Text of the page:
Irv Gotti And Brother Christopher Surrender To FBI

Irv “Gotti” Lorenzo and his brother Christopher surrendered to authorities

in a murder conspiracy and money-laundering probe, while alleged drug kingpin

Kenneth “Supreme” McGriff was formally charged with murder.

The Lorenzos surrendered

to the FBI today (January 26) at 10:00 am on various counts of money laundering.

Federal investigators accuse

McGriff and the Lorenzo’s of laundering millions of drug proceeds through

the The Inc. label that Gotti owned jointly with Island Def Jam.

McGriff, who is in prison

on a gun charge, is charged with murder, racketerring and other crimes. Police

also suspect McGriff in a drug-related double slaying in Owings Mills, Maryland.

In that incident, police

found $30,000 in cash in a Baltimore house allegedly used by McGriff.

They also found large amounts

of cocaine and heroin and promotional items from the "Crime Partners"

movie that McGriff allegedly funded.

McGriff was an executive

producer of the film, and Murder Inc. signed on to market the movie and release

the soundtrack.

A $500,000 cash advance

was paid to McGriff from Murder Inc.’s parent company, Island Def Jam.

In the same house, police

found a surveillance videotape which bears the recording dates of July 13-16,

2001.

On the tape, Eric “E-Money

Bags” Smith is captured parking his SUV on the Queens street where he

was gunned down on July 16th, 2001.

Informants have told authorities

that McGriff allegedly admitted to the slaying of rapper Smith, who was shot

10 times in his SUV.

In November of 2004, a Queens,

New York couple was charged with the murder of Smith, who authorities say was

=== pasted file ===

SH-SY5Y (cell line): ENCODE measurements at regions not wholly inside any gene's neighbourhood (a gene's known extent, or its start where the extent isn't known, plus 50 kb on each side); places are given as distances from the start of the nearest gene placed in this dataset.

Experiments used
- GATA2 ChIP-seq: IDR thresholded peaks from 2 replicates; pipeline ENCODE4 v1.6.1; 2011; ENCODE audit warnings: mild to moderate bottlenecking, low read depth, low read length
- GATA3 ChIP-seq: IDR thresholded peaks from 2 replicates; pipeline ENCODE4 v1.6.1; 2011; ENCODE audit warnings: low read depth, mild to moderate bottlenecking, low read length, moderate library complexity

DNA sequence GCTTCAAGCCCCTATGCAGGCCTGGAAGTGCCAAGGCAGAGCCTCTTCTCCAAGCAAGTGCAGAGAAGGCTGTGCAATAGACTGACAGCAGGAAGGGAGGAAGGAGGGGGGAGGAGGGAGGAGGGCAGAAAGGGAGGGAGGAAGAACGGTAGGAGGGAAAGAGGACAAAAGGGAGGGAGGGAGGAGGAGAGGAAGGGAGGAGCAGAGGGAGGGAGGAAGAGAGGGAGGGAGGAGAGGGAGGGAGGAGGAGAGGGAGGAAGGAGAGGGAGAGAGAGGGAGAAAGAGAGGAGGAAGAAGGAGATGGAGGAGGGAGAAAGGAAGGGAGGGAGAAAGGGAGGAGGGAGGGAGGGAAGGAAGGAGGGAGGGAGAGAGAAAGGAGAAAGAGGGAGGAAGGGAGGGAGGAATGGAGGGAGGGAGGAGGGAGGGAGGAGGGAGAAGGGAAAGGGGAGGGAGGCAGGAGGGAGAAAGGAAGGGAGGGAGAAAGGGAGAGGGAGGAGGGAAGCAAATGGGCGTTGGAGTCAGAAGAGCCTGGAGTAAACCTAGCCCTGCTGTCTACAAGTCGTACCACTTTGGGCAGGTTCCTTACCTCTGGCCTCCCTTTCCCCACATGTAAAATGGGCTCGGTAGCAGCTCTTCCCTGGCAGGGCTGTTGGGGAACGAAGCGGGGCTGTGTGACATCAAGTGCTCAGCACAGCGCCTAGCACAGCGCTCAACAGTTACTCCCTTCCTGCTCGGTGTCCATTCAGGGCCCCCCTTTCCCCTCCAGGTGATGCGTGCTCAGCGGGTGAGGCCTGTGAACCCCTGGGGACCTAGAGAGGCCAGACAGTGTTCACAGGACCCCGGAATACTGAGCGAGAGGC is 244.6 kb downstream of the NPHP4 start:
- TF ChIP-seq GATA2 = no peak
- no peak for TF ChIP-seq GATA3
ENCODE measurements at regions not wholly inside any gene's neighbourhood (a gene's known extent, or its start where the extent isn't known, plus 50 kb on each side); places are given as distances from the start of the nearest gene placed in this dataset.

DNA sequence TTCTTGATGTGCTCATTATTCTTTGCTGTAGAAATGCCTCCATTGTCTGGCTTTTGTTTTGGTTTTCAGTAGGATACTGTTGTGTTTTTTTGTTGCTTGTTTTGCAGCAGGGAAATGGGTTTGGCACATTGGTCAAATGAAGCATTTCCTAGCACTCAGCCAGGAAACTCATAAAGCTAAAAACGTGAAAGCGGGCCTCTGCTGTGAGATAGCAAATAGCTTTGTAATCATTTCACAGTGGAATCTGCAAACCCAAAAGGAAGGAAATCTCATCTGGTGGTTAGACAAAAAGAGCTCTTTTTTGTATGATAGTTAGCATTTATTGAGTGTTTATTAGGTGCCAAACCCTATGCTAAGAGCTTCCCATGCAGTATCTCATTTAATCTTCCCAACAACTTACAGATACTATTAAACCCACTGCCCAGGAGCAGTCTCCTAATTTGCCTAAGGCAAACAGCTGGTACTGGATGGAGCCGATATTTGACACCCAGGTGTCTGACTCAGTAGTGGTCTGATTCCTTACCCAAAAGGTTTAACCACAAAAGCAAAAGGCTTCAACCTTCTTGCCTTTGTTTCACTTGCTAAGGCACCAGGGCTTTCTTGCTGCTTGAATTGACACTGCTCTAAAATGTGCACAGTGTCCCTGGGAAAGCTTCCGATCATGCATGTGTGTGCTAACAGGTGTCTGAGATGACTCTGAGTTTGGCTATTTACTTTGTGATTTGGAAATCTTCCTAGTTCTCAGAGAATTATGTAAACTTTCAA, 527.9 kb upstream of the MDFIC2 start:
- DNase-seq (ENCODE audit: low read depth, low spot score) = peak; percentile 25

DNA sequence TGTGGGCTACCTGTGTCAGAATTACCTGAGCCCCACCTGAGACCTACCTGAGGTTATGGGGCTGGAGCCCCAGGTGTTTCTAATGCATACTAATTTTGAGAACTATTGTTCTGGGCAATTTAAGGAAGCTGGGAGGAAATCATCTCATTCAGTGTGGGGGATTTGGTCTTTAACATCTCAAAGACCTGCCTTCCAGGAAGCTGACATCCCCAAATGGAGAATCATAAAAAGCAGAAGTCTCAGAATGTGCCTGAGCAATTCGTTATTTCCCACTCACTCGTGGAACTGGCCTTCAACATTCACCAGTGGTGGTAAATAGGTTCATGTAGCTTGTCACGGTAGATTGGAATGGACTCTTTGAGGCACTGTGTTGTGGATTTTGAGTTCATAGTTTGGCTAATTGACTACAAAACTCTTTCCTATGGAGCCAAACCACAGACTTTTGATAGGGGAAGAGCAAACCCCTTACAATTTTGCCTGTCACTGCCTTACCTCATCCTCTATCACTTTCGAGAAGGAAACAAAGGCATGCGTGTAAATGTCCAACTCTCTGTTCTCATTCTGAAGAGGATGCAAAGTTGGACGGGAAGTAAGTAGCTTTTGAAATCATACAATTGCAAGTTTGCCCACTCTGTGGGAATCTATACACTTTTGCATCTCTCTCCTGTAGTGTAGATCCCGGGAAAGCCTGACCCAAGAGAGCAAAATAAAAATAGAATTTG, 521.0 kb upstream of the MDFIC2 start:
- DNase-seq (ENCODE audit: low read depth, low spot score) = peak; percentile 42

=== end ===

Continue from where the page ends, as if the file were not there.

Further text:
shot out of revenge for alleged drug kingpin Kenneth “Supreme” McGriff.

Law enforcement officials

claim that McGriff ordered Smith’s murder to avenge the murder of a friend,

Colbert “Black Just” Johnson.

Sources stated that Smith

shot Colbert in the leg, fatally striking a main artery.

Gotti has denied any knowledge

of McGriff dealing drugs while working with The Inc.

"I never saw Supreme

with no bags of cash,” Gotti told the Los Angeles Times last year. “To

be honest with you, though, I can’t swear he never sold drugs after he got out

of prison. I’m not going to sit here and say I definitely know he didn’t. But

I’m going to tell you this: If he did, he wasn’t doing it very good. Because

he was always broke. That much I can attest to. The Supreme I know in 2003 isn’t

the rich, powerful drug dealer with the $200,000-a-day crack enterprise the

government busted in the 1980s. The Supreme I know did not have a dime."

According to investigators,

couriers carried almost $1 million in cash to the label’s offices at 825

Eighth Avenue.

Police believe the money

was laundered through the record label and then funneled back to McGriff.

Investigators claim that

McGriff was really in control of the Murder Inc. label and that the label was

funded by McGriff’s drug proceeds.

Gotti has denied

those charges, claiming that Island Def Jam provided the intitial startup cash

for the label, which is home to Ashanti, Ja Rule and others.

Officials

are now seeking to confiscate all assets of The Inc.

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